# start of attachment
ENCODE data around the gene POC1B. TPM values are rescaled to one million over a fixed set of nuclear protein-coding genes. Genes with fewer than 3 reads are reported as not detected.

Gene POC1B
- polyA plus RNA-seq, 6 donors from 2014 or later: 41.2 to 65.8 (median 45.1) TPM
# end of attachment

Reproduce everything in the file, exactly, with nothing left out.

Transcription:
ENCODE data around the gene POC1B. TPM values are rescaled to one million over a fixed set of nuclear protein-coding genes. Genes with fewer than 3 reads are reported as not detected.

Gene POC1B
- polyA plus RNA-seq, 6 donors from 2014 or later: 41.2 to 65.8 (median 45.1) TPM